Virginia Lawyers Weekly//September 19, 2023
Virginia Lawyers Weekly//September 19, 2023//
Where a bank filed claims against a debtor based on personal guarantees he allegedly executed to secure multiple loans, and the debtor argued his signatures were forged on the guarantees, the bankruptcy court did not err in rejecting his arguments.
Byron David and Lisa David were married from 1991 to 2012. During that time, Mrs. David, along with her partners, was a part-owner of three real estate investment companies. From 2005 to 2012, Summit Community Bank loaned over three million dollars to the three real estate investment companies. The promissory notes for these loans were secured by deeds of trust on properties owned by the companies and by personal guarantees from the partners and their spouses, including David.
When the companies defaulted on the loans, Summit foreclosed on the properties under the deeds of trust, including the Davids’ personal residence. On Aug. 29, 2012, Mrs. David committed suicide.
Summit sued David for the deficiencies due on the promissory notes for the five loans. On July 10, 2018, David filed a Chapter 7 bankruptcy petition. Summit filed five claims against David’s estate. David argued that his signatures had been forged.
On Jan. 27, 2020, the bankruptcy court entered an order sustaining David’s objections to four claims and overruling his objections to a fifth claim. However the district court reversed the bankruptcy court’s ruling regarding the four sustained claims. Following remand, the bankruptcy court, on Sept. 30, 2022, overruled David’s omnibus objections.
David argues that the factual findings in the September 2022 bankruptcy opinion are clearly erroneous and cannot be reconciled with the factual findings in the January 2020 bankruptcy opinion. The court disagrees.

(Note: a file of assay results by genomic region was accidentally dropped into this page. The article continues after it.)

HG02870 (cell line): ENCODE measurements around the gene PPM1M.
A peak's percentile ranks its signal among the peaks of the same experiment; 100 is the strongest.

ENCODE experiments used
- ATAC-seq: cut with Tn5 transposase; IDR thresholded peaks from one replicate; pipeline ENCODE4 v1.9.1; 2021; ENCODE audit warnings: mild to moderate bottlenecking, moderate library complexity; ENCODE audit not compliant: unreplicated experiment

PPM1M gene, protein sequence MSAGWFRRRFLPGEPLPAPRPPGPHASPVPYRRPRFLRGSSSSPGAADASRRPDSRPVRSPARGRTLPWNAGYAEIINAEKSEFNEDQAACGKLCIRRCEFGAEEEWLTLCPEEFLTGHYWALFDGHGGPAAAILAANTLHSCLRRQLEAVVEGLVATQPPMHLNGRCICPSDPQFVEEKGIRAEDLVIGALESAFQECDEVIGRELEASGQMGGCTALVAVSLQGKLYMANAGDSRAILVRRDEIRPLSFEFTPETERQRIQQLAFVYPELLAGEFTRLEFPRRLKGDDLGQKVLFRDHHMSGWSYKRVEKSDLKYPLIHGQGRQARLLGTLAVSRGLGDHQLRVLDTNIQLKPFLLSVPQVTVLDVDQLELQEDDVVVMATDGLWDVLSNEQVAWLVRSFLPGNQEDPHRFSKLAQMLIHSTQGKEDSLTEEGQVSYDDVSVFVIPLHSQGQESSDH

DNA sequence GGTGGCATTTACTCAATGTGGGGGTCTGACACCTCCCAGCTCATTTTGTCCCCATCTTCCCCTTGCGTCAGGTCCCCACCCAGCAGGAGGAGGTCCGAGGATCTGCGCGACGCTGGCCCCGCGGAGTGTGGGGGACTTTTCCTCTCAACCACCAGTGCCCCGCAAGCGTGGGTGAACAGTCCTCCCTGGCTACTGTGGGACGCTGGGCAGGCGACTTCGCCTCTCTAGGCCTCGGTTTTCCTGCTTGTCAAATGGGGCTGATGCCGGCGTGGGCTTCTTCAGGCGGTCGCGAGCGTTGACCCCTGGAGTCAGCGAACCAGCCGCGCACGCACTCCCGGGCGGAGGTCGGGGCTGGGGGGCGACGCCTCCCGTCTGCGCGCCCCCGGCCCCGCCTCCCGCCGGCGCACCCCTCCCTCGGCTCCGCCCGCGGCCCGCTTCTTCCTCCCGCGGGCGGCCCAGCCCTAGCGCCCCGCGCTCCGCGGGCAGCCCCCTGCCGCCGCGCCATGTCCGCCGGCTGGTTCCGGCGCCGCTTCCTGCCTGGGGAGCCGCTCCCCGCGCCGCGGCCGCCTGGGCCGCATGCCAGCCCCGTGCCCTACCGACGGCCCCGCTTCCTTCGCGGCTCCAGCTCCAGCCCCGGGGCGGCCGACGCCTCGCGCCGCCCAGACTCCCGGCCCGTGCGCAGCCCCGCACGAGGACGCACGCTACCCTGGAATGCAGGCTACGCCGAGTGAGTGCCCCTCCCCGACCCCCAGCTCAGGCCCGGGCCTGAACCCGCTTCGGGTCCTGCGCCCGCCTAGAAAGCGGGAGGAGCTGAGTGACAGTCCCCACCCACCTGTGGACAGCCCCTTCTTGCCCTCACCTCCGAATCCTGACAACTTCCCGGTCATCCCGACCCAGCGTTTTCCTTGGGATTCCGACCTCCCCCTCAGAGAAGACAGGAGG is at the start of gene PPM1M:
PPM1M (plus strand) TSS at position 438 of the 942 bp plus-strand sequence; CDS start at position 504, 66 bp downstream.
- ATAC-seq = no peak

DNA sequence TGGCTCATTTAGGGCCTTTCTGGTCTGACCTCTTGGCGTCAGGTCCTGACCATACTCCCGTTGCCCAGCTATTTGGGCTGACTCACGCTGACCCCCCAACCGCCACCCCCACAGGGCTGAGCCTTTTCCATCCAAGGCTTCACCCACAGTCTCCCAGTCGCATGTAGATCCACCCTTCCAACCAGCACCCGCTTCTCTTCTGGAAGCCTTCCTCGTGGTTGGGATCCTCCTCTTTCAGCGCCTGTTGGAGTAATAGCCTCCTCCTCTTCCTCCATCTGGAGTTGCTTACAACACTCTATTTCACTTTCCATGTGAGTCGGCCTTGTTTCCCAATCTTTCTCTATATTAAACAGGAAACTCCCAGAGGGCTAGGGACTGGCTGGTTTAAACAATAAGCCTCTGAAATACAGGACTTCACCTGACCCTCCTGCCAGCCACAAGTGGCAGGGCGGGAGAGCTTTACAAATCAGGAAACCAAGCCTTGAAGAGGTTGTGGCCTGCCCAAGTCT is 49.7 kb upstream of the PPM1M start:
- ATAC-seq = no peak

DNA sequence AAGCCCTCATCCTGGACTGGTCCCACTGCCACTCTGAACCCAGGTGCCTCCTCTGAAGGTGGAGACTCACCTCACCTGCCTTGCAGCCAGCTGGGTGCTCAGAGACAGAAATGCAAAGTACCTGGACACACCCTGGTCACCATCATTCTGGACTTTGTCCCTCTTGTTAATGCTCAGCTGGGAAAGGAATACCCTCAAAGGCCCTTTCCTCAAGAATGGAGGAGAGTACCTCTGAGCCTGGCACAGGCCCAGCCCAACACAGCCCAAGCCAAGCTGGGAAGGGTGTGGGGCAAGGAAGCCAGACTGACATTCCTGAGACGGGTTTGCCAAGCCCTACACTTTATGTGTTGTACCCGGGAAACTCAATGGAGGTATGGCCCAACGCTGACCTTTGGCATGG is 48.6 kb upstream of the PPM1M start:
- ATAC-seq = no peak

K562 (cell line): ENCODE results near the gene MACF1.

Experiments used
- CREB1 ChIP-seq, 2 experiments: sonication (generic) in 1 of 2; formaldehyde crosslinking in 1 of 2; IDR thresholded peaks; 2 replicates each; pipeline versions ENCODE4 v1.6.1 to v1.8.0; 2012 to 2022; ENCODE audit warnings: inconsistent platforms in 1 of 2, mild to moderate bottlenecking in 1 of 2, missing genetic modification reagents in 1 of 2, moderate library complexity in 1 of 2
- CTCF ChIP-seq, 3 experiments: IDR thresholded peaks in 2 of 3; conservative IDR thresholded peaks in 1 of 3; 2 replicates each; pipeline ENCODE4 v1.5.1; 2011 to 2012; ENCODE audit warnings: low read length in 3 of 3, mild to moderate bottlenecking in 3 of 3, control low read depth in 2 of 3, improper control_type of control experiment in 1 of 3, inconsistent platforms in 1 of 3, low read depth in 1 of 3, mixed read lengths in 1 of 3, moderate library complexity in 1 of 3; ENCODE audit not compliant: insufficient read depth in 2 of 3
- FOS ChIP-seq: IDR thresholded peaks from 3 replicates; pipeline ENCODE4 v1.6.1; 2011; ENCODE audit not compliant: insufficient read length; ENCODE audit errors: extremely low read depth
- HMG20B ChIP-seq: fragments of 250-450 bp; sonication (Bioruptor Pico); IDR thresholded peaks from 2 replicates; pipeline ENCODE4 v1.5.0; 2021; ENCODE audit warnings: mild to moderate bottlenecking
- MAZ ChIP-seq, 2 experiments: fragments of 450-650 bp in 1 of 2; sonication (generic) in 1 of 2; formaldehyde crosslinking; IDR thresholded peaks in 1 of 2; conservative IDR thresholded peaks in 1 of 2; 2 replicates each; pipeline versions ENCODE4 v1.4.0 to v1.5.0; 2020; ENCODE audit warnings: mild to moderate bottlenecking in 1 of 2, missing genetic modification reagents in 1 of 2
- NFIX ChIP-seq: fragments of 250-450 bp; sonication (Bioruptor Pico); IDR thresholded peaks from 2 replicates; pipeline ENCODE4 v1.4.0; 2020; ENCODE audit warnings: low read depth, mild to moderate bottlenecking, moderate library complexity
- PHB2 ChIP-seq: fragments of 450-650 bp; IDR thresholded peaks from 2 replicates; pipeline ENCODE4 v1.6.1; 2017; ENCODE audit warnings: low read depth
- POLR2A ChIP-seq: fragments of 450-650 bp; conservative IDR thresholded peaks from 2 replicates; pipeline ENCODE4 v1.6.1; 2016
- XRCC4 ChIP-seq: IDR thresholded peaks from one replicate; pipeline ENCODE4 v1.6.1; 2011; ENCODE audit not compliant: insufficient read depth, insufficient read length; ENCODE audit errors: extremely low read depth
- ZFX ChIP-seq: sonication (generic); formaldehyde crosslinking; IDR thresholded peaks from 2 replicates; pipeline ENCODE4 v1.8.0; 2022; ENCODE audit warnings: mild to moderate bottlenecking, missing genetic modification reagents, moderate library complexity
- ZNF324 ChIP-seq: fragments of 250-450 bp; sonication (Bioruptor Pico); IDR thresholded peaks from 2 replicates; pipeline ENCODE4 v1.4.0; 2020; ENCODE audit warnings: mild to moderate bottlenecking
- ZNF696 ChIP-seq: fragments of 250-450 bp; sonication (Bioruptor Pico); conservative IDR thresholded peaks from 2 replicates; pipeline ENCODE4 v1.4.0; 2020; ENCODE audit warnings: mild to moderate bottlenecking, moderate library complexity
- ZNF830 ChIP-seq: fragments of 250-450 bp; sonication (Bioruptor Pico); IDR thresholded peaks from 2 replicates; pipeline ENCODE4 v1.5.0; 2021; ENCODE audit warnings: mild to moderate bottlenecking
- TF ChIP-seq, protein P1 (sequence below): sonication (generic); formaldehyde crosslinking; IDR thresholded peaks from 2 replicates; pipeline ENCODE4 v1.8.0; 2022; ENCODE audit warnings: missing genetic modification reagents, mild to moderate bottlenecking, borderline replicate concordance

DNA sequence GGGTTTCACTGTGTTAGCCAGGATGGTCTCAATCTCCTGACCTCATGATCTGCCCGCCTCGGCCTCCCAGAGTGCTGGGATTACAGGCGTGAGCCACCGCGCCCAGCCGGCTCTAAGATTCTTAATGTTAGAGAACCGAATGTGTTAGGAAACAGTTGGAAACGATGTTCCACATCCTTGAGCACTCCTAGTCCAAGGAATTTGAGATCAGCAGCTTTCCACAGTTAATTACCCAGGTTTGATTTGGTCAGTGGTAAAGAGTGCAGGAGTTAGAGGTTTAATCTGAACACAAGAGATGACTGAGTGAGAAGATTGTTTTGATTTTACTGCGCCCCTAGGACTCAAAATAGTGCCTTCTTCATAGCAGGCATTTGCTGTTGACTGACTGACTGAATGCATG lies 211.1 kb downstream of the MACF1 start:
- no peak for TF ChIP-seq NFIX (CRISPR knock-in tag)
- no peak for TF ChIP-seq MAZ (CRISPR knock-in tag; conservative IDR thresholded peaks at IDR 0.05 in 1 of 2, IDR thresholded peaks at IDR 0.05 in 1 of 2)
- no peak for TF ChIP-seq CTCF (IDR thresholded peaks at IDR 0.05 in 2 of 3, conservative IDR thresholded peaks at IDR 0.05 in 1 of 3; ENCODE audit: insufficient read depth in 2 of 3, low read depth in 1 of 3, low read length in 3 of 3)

In its September 2022 opinion, the bankruptcy court recounted that Victoria Melby testified that the original signed allonges appeared to contain her signature and seal; testified that she “[u]sually” checked signatories’ identification before notarizing; testified that the signatory had to “appear physically in front of [her]” and recognized David as a customer of her bank but did not specifically recall David signing the exhibits.
The bankruptcy court noted that while it had previously found Melby’s testimony to be “tentative” in its January 2020 opinion, on review, it found that Melby’s testimony “did not indicate a lack of veracity, but instead indicated timidity.” This court finds that the factual findings and the credibility determinations of witnesses therein are supported by the record and contain no clear error.
David also argues that the bankruptcy court’s factual findings from its January 2020 opinion “are entitled to deference.” David cites no authority to support his contention that a bankruptcy court’s factual findings on remand must be “reconciled” with prior factual findings supporting a judgment that was reversed on appeal.
David argues that the bankruptcy court erred in its September 2022 opinion by (1) finding that David failed to present evidence sufficient to rebut the presumption of Summit’s claims’ validity; (2) considering David’s evidence “piecemeal” rather than as a whole and (3) misapplying Virginia law regarding notary acknowledgments The court finds that the bankruptcy court correctly applied relevant Virginia law, properly used the burden-shifting framework for proving the amount and validity of the claims and weighed the evidence in its September 2022 opinion.
David next argues that the bankruptcy court committed reversible error by (1) admitting into evidence Summit’s exhibits 4, 7, 34, 37 and 70 without authentication; (2) permitting Summit to introduce photocopies into evidence in violation of Federal Rules of Evidence 1002 and 1003 and (3) admitting into evidence the expert report and accompanying exhibits of Ronald Morris in violation of Federal Rules of Evidence 801 and 802.
To the extent David challenges the exhibits’ admission on authentication grounds, the bankruptcy court did not abuse its discretion in admitting exhibits 37 and 70. Although the bankruptcy court abused its discretion in admitting exhibits 34, 158 and 159, such errors were harmless.
The bankruptcy court found that because Summit had no reason to know at the time of signing or destruction of the guarantees that they may be relevant to future litigation, Summit had no duty to preserve the original guarantees. The bankruptcy court thus concluded that it could not “disallow the claims based on spoliation of the original guarantees.” The bankruptcy court did not err in so holding.
David v. Summit Community Bank, Case No. 1:22-cv-1154, Aug. 30, 2023. EDVA at Alexandria (Giles). VLW 023-3-522. 24 pp.